agreed to be interviewed, adding various sexual commentary and the
usual puerile insults. The intruder's most subtle work came in a
third story, "Break-In Called No Brilliant Feat," to which he simply
added the tagline, "If you leave something on your front lawn, and
someone steals it, are they a master criminal?"

"With the Orange County Register attack, the idea that you can never
trust what you read in the paper takes on an entirely new meaning,"
says B.K. DeLong, another Attrition.org staff member. Most disturbing
about the Register defacement was the apparent outing of a
confidential source who had assisted law enforcement in building a
case against Diekman. In the story "Hacking Suspect Known As 'Nice
Kid,' " the digital intruder, who goes by the handle "Exiled Dave,"
amended the copy to read, "A confidential informant,
*cough*CHRISTOPHER DUMAS*cough*, tipped investigators in October 1998
that Diekman was the hax0r they sought." Arif Alikhan, the assistant
U.S. Attorney who built the case against Diekman, says Exiled Dave
got his facts wrong: "Christopher Dumas is not the name of the
confidential informant."

The Register's Web site, owned by Freedom Communications, isn't the
first of the libertarian-leaning company's outlets to get hit. Nine
days before the Register attack, Freedom's corporate Web site was
vandalized, as were those of the Appeal-Democrat of Marysville,
Calif.; the Times-News of Burlington, N.C.; the Monitor in McAllen,
Texas; and a number of other small newspapers in Florida, North
Carolina and Texas. In these attacks, the various home pages were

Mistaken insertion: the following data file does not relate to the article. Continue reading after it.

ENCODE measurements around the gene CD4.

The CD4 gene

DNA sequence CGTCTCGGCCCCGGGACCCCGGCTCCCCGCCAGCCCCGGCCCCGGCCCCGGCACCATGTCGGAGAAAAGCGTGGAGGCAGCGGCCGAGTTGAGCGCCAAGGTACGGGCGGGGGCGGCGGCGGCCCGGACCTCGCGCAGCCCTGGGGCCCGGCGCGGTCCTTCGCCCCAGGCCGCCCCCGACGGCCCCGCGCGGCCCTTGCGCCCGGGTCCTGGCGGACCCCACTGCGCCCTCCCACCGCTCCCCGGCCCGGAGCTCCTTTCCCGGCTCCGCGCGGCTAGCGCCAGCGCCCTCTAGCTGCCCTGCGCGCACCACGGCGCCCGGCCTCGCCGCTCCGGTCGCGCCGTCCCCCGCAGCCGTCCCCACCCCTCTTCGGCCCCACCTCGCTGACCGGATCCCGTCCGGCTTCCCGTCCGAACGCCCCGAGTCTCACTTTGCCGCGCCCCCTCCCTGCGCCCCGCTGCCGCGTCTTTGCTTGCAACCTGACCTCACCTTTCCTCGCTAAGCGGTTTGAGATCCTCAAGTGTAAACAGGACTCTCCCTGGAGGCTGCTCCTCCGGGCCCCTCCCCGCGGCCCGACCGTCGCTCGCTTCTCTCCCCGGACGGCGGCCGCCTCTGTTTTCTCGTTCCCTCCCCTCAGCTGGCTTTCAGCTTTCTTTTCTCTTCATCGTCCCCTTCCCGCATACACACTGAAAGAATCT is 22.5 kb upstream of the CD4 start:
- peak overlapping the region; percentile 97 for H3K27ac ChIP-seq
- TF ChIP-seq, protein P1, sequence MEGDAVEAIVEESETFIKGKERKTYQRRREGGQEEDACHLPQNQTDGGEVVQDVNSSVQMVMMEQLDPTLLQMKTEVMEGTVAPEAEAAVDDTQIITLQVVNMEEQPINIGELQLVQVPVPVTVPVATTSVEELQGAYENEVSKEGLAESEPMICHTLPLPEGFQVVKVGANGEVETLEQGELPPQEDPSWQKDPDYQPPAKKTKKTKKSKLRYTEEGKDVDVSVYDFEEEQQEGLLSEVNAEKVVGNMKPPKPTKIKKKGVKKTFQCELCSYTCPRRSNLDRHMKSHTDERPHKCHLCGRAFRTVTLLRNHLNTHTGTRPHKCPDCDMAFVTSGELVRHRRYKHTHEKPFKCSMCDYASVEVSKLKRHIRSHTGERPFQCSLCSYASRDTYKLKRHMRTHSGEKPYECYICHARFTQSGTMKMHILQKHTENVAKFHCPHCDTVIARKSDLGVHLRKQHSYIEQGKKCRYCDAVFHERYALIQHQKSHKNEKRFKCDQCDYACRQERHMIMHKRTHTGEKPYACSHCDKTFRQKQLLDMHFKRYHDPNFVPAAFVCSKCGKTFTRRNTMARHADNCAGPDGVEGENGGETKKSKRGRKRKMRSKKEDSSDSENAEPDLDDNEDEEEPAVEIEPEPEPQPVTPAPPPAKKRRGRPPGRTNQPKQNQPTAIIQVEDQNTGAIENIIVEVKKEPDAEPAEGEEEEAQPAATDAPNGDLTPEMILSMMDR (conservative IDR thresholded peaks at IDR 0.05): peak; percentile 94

replaced by ones created by the hackers.

The intruders apparently gained access to the various sites via a
single point of connection, Freedom's Domain Name Service server,
which assigns a host name to the IP address. "If you get into one
machine, you potentially have access to all the machines," says
Attrition.org's DeLong.

Nancy Souza, a spokeswoman for the Register, says techies at the
Register Web site were well aware that some of Freedom
Communications' other sites had been compromised and were on alert.
But the Register intruder "came in a different way, through the [File
Transfer Protocol] port," she says. "We believe it was a different
hacker. [Silicon Graphics (SGI) , the maker of the server] didn't
know it could be exploited this way, and there is no known patch for
it."

The Department of Justice is understandably miffed, as the arrest of
Diekman was one of its few recent successes in the fight against
digital graffiti. Many high-profile hacks remain unsolved, from the
defacement of the New York Times' Web site two years ago by a group
calling itself "Hacking for Girlies," to last February's spate of
denial-of-service attacks against e-commerce goliaths such as Yahoo
(YHOO) and E-Trade, to daily assaults against Pentagon servers.

Although Diekman's arrest received ample press coverage, McDonald
believes that his stories were hit because the Register was the only
paper to go to Diekman's neighborhood and interview his neighbors. "I
received warnings that friends of his were going to retaliate," he
says.

Adam L. Penenberg writes for Inside.com.

Copyright 2000 Powerful Media Inc.